Books > Old Books > Midnight Tales (1946)


Page 128

THE FOLLOWER

day or two he would have another look at it and see how it was getting on.
But his equanimity was upset by his sister announcing that Mrs. Bramley and Miss Newton were coming to tea. He had no particular fault to find with the vicar's outspoken wife. She was quite in keeping with Winton Parbeloe. But Miss Newton always got on his nerves. It was hard luck having as a neighbour a free-lance journalist with a malicious pen. Ile disliked her literary gossip, chiefly because he knew that she would not scruple to work up some chance remark of his into a paragraph in some Book-Lovers' Causerie. Probably she wanted to pump him about his new novel. A dangerous woman who would have to be humoured.
So Stanton took his spade and in his shirt-sleeves worked out his resentment on the stony patch of ground that he was doubletrenching. He saw the visitors arrive soon after half-past three, gave them a quarter of an hour for garnering the first light crop of parochial scandal, and then with a reluctance adequately concealed joined them in the drawing-room. After all Mrs. Bramley was quite an authority on roses. Tea had just been served and Stanton was trying to give Miss Newton a noncommittal reply to a question about the significance of a modern poet whose work he particularly disliked, when he heard the garden gate click and saw two figures approaching up the long gravel path.
The first was an old clergyman, clean-shaven, rather dawn at heel, who walked with a rapid and yet shuffling gait. He was followed by a tall man with a long black beard dressed in an old-fashioned frock-coat.
The bell rang, and a minute later the maid announced Canon Rathbone and Dr. Curtius.
`I 'm afraid, Miss Stanton,' said the canon, when the introductions had been made, `that our call is a little irregular. We are strangers to your delightful village, and I have spent so much of my life in out-of-the-way places that I am all too apt to ignore the ordinary rules of etiquette. We keep very much to ourselves at the Old Vicarage, and quite unconsciously I am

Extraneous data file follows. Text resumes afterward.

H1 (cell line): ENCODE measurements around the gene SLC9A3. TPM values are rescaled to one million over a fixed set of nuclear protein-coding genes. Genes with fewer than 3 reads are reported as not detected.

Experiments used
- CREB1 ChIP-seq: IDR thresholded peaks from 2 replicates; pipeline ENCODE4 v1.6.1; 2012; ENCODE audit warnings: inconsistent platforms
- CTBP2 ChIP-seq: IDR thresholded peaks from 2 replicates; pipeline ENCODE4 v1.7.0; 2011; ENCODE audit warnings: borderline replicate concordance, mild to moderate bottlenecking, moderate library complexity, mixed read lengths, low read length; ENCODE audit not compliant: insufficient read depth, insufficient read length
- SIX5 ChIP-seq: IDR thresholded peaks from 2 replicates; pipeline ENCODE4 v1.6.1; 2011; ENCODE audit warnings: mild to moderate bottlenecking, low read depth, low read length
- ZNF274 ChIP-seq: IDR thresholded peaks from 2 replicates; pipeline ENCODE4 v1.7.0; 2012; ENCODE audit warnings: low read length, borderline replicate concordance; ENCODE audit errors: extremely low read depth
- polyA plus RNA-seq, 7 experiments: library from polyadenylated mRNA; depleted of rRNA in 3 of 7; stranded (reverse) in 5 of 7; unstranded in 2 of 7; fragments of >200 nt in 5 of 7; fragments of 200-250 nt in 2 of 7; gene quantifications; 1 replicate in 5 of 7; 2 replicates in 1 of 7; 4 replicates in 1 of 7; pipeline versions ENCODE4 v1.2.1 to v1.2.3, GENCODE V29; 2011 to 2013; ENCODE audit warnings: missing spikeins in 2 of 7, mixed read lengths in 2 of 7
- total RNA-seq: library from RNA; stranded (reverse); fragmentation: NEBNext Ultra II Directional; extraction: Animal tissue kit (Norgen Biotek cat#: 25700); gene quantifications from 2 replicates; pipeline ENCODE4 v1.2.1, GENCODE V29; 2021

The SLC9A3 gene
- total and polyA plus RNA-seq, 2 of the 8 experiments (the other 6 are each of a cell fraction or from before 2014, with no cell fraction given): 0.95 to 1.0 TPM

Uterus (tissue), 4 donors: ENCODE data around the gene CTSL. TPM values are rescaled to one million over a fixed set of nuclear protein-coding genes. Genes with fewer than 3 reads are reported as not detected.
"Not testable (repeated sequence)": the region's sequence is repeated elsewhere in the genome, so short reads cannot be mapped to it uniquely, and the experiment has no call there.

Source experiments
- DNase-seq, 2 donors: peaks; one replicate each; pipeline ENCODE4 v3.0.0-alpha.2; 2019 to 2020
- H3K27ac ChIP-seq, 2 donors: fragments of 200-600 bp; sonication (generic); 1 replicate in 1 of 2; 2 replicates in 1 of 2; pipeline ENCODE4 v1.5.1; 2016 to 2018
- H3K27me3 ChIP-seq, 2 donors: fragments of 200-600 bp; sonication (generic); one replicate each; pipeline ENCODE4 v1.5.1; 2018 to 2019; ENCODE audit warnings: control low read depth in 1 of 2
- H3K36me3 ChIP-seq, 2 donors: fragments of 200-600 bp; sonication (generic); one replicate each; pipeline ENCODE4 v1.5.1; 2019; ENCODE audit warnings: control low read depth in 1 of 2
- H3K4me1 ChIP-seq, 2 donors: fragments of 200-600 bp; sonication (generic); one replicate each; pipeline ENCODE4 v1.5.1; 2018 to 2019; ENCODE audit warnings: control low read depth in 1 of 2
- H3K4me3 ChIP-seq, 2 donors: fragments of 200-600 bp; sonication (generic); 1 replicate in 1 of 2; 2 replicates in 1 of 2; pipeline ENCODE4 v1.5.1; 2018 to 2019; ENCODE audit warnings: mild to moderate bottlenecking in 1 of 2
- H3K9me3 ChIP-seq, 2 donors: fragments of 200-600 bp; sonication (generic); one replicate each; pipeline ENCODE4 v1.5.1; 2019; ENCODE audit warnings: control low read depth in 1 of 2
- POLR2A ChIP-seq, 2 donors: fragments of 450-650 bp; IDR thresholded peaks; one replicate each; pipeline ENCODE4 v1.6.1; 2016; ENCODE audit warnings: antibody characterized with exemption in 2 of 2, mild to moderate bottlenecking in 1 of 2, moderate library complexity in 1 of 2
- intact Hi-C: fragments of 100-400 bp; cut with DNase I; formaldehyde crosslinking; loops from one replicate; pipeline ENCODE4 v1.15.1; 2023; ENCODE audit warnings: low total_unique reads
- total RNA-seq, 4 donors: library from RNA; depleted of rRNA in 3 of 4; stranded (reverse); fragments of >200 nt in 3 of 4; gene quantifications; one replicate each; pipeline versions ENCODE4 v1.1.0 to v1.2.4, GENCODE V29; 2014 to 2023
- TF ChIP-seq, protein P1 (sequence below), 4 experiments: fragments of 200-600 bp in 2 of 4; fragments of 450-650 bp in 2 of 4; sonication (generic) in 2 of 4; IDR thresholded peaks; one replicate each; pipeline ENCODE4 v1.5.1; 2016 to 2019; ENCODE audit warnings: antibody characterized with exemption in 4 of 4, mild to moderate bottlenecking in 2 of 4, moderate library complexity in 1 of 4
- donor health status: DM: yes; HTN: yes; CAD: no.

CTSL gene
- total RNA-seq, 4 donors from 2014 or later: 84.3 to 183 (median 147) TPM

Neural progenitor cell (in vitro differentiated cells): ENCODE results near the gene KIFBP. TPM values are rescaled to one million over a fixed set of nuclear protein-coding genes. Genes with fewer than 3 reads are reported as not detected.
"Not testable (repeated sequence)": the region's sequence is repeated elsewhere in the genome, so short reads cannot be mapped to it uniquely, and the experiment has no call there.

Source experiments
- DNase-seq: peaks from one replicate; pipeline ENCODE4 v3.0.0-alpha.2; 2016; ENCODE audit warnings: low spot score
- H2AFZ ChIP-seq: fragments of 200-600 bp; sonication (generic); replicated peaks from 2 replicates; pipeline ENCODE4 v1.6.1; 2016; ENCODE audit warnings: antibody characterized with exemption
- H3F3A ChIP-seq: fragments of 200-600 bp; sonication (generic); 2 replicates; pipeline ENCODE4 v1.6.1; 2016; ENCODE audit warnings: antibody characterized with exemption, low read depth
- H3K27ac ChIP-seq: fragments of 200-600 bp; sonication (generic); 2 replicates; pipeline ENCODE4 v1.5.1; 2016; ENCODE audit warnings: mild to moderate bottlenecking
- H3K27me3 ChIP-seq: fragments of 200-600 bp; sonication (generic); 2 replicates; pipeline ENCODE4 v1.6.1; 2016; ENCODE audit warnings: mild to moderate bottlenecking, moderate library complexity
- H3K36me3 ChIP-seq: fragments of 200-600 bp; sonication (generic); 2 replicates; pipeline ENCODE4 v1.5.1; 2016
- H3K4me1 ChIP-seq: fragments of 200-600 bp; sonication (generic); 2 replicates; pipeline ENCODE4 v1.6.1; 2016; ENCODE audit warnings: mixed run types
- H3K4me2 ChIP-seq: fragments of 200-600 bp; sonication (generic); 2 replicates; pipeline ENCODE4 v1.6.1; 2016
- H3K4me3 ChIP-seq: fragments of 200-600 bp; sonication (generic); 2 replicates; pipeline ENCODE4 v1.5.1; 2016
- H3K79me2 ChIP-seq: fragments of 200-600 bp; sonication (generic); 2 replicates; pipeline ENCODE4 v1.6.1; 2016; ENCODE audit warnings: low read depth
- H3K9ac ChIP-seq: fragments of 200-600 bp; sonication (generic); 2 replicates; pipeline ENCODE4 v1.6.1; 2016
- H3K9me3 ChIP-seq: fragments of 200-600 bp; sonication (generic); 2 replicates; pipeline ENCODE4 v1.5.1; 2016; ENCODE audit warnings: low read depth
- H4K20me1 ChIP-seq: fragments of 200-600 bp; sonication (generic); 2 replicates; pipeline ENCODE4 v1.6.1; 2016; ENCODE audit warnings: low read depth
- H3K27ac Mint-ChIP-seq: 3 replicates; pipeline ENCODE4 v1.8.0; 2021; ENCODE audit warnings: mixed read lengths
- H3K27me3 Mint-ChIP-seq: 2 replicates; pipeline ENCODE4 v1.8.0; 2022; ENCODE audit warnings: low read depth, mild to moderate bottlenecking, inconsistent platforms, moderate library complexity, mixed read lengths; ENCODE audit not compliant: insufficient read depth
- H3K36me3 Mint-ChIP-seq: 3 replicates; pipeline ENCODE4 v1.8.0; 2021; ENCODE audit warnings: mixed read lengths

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where is HTML where is HEAD where is TITLE day or two he would have another look at it and see how it was getting on. But his equanimity was upset by his sister announcing that Mrs. Bramley and Miss Newton were coming to tea. He had no particular fault to find with what is vicar's outspoken wife. She was quite in keeping with Winton Parbeloe. But Miss Newton always got on his nerves. It was hard luck having as a neighbour a free-lance journalist with a malicious pen. Ile disliked her literary gossip, chiefly because he knew that she would not scruple to work up some chance remark of his into a paragraph in some Book- persons ' Causerie. Probably she wanted to pump him about his new novel. A dangerous woman who would have to be humoured. So Stanton took his spade and in his shirt-sleeves worked out his resentment on what is stony patch of ground that he was doubletrenching. He saw what is what is ors arrive soon after half-past three, gave them a quarter of an hour for garnering what is first light crop of parochial scandal, and then with a reluctance adequately concealed joined them in what is drawing-room. After all Mrs. Bramley was quite an authority on roses. Tea had just been served and Stanton was trying to give Miss Newton a noncommittal reply to a question about what is significance of a modern poet whose work he particularly disliked, when he heard what is garden gate where is it and saw two figures approaching up what is long gravel path. what is first was an old clergyman, clean-shaven, rather dawn at heel, who walked with a rapid and yet shuffling gait. He was followed by a tall man with a long black beard dressed in an old-fashioned frock-coat. what is bell rang, and a minute later what is maid announced Canon Rathbone and Dr. Curtius. `I 'm afraid, Miss Stanton,' said what is canon, when what is introductions had been made, `that our call is a little irregular. We are strangers to your delightful village, and I have spent so much of my life in out-of-the-way places that I am all too apt to ignore what is ordinary rules of etiquette. We keep very much to ourselves at what is Old Vicarage, and quite unconsciously I am where is meta name="keywords" content="old books, Free book , free book offer , free audio books , free coloring book pages , free book reports , free audio book , audio books free download , book free , free guest book , books free , free book summaries , download free audio books , free childrens books." where is where are they now rel="stylesheet" type="text/css" href="../../style.css" where is meta http-equiv="Content-Type" content="text/html; charset=iso-8859-1" where is BODY bgColor=#ffffff text="#000000" where are they now ="#000000" v where are they now ="#FF0000" where is div align="center" where is strong where is strong where is a href="http://www.aaoldbooks.com" Books > where is a href="../default.asp" title="Book" Old Books > where is strong where is a href="default.asp" Midnight Tales (1946) where is table width="700" border="1" align="center" cellpadding="15" cellspacing="0" where is center where is tr where is td width="160" align="center" valign="top" where is div align="center" where is td align="center" valign="top" where is div align="left" where is div align="center" where is p align="left" Page 128 where is p align="center" where is strong THE FOLLOWER where is p align="justify" day or two he would have another look at it and see how it was getting on. But his equanimity was upset by his sister announcing that Mrs. Bramley and Miss Newton were coming to tea. He had no particular fault to find with what is vicar's outspoken wife. She was quite in keeping with Winton Parbeloe. But Miss Newton always got on his nerves. It was hard luck having as a neighbour a free-lance journalist with a malicious pen. Ile disliked her literary gossip, chiefly because he knew that she would not scruple to work up some chance remark of his into a paragraph in some Book- persons ' Causerie. Probably she wanted to pump him about his new novel. A dangerous woman who would have to be humoured. So Stanton took his spade and in his shirt-sleeves worked out his resentment on what is stony patch of ground that he was doubletrenching. He saw what is what is ors arrive soon after half-past three, gave them a quarter of an hour for garnering what is first light crop of parochial scandal, and then with a reluctance adequately concealed joined them in what is drawing-room. After all Mrs. Bramley was quite an authority on roses. Tea had just been served and Stanton was trying to give Miss Newton a noncommittal reply to a question about what is significance of a modern poet whose work he particularly disliked, when he heard what is garden gate where is it and saw two figures approaching up what is long gravel path. what is first was an old clergyman, clean-shaven, rather dawn at heel, who walked with a rapid and yet shuffling gait. He was followed by a tall man with a long black beard dressed in an old-fashioned frock-coat. what is bell rang, and a minute later what is maid announced Canon Rathbone and Dr. Curtius. `I 'm afraid, Miss Stanton,' said what is canon, when what is introductions had been made, `that our call is a little irregular. We are strangers to your delightful village, and I have spent so much of my life in out-of-the-way places that I am all too apt to ignore what is ordinary rules of etiquette. We keep very much to ourselves at what is Old Vicarage, and quite unconsciously I am where is Server.Execute("_SiteMap.asp") % travel books: Midnight Tales (1946) books